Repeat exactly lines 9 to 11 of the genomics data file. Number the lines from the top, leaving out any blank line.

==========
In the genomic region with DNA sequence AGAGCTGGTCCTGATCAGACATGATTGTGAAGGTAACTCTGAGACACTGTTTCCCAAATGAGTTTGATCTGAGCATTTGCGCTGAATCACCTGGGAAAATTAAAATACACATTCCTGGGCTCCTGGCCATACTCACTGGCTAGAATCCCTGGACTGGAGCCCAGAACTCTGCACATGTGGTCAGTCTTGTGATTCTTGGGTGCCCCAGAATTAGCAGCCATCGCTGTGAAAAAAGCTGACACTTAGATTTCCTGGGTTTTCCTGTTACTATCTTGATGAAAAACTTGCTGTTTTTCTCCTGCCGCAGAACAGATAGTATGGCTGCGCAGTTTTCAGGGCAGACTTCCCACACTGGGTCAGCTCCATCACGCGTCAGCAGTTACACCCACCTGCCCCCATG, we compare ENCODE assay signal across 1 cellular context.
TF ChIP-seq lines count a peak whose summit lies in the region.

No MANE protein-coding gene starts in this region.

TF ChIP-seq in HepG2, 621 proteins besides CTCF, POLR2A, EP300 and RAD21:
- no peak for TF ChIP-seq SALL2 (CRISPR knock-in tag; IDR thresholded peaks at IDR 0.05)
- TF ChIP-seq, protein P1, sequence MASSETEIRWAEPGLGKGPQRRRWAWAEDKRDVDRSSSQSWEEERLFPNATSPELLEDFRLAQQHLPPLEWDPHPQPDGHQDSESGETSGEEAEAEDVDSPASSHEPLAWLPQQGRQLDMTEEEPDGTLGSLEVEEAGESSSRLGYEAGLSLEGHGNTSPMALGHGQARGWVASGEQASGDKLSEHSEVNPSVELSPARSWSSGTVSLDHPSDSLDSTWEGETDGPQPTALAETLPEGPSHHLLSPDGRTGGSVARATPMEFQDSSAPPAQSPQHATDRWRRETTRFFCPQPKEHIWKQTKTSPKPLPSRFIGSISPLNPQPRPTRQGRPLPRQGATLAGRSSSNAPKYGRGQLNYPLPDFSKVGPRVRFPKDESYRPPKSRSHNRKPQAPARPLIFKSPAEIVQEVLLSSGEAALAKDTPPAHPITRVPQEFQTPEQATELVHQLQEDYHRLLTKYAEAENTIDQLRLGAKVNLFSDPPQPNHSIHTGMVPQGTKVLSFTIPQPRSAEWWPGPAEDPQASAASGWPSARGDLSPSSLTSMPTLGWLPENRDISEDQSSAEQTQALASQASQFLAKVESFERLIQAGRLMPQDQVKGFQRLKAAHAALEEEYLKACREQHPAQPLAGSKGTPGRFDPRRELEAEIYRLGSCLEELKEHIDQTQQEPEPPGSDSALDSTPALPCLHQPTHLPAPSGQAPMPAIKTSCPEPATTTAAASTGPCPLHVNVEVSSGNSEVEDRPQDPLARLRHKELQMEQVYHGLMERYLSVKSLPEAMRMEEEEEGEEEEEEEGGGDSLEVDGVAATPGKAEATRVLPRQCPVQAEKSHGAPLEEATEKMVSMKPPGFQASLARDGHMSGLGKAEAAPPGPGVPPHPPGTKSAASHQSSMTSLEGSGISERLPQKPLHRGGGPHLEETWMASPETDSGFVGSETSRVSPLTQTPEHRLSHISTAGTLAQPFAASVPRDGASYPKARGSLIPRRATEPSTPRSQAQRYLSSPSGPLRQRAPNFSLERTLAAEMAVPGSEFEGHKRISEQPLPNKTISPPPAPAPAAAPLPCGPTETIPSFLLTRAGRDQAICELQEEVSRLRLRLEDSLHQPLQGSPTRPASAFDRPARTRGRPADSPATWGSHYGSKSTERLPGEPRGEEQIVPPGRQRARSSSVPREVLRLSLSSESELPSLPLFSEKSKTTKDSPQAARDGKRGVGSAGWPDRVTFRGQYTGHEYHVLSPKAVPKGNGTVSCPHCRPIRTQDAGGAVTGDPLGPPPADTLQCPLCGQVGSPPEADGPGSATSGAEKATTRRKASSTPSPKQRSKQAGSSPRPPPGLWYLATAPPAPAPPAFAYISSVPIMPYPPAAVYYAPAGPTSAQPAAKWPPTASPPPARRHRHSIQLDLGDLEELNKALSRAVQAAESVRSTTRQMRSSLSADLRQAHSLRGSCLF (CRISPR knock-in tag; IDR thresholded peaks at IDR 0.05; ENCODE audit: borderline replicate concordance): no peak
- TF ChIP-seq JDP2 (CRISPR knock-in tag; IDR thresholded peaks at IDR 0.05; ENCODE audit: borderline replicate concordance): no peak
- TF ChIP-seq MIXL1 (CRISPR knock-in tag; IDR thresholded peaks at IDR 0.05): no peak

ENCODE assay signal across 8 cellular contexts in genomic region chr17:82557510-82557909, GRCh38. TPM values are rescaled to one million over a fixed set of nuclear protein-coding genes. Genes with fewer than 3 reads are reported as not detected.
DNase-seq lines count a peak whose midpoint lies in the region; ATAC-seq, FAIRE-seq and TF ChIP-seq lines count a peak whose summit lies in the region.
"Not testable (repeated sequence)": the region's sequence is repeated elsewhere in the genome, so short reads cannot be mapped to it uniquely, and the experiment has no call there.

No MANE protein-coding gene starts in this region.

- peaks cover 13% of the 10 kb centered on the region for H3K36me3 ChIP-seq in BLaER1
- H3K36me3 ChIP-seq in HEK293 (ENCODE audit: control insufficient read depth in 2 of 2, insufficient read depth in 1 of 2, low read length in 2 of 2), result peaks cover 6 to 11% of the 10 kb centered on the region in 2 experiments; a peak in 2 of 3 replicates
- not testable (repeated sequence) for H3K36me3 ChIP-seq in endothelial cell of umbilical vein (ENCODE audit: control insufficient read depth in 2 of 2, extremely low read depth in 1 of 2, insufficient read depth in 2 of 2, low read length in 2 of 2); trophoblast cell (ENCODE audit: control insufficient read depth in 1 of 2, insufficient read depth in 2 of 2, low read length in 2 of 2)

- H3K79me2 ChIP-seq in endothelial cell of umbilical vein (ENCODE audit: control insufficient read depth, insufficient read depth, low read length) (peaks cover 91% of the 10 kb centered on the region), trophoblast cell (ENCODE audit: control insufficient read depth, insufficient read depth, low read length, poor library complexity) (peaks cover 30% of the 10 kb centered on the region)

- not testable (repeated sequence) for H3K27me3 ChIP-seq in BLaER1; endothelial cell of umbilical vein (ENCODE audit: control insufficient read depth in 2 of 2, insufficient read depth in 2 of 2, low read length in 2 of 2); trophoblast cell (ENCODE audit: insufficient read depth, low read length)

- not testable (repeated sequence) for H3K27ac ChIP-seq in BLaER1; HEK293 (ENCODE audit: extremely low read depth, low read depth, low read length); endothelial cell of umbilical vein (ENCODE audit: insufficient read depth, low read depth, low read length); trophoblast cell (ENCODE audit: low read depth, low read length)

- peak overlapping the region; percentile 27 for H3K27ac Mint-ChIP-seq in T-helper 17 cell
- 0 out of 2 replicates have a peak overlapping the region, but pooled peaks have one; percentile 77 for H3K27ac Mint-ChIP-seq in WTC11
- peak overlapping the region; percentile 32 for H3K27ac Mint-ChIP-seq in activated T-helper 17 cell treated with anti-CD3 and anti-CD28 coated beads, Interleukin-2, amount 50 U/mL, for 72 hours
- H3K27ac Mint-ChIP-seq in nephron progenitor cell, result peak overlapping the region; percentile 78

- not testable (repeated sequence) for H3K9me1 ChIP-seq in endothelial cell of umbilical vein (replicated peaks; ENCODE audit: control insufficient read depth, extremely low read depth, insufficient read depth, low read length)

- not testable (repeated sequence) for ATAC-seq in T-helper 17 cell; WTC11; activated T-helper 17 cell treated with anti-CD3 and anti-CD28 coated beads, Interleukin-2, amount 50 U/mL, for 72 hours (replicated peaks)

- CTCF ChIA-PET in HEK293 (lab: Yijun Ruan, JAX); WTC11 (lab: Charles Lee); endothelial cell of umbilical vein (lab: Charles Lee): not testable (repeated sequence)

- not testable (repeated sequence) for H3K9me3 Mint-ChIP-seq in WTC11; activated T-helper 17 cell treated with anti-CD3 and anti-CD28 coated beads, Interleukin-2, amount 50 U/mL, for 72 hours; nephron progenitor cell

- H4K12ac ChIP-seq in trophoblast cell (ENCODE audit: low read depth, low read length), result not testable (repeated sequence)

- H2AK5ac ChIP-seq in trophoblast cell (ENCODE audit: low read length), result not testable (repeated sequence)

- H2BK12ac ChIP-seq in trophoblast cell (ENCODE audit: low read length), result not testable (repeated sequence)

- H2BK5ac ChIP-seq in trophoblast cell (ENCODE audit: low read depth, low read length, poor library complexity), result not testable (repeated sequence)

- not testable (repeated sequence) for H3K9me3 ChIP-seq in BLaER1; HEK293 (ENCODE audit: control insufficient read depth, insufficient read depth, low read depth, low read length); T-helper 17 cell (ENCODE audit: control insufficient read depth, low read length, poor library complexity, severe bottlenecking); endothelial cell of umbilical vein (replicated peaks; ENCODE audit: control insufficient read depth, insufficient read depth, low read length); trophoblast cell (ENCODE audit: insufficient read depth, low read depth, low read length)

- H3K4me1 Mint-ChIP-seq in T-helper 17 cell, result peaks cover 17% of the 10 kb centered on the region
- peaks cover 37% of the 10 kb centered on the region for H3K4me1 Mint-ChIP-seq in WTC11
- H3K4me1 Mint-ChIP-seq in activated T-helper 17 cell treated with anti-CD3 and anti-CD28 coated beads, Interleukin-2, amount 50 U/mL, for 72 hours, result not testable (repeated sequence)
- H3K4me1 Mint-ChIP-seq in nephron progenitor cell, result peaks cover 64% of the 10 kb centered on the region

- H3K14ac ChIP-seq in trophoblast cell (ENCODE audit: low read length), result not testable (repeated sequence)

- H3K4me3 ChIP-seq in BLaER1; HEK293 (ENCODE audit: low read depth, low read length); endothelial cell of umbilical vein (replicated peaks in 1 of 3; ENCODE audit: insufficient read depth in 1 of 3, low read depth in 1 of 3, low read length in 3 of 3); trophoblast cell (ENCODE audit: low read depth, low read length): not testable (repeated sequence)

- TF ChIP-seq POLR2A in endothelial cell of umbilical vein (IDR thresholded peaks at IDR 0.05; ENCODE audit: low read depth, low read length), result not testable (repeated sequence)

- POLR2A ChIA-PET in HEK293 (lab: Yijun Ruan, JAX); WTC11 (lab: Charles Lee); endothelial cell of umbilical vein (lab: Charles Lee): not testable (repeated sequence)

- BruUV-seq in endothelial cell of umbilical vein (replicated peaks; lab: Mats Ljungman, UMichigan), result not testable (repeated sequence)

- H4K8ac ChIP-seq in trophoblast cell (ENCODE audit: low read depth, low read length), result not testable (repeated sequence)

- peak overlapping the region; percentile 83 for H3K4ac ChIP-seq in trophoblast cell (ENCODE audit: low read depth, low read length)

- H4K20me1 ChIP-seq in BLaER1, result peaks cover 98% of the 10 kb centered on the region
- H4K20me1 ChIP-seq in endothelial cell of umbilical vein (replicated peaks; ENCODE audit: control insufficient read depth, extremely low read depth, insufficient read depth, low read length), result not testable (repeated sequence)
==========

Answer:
ENCODE assay signal across 8 cellular contexts in genomic region chr17:82557510-82557909, GRCh38. TPM values are rescaled to one million over a fixed set of nuclear protein-coding genes. Genes with fewer than 3 reads are reported as not detected.
DNase-seq lines count a peak whose midpoint lies in the region; ATAC-seq, FAIRE-seq and TF ChIP-seq lines count a peak whose summit lies in the region.
"Not testable (repeated sequence)": the region's sequence is repeated elsewhere in the genome, so short reads cannot be mapped to it uniquely, and the experiment has no call there.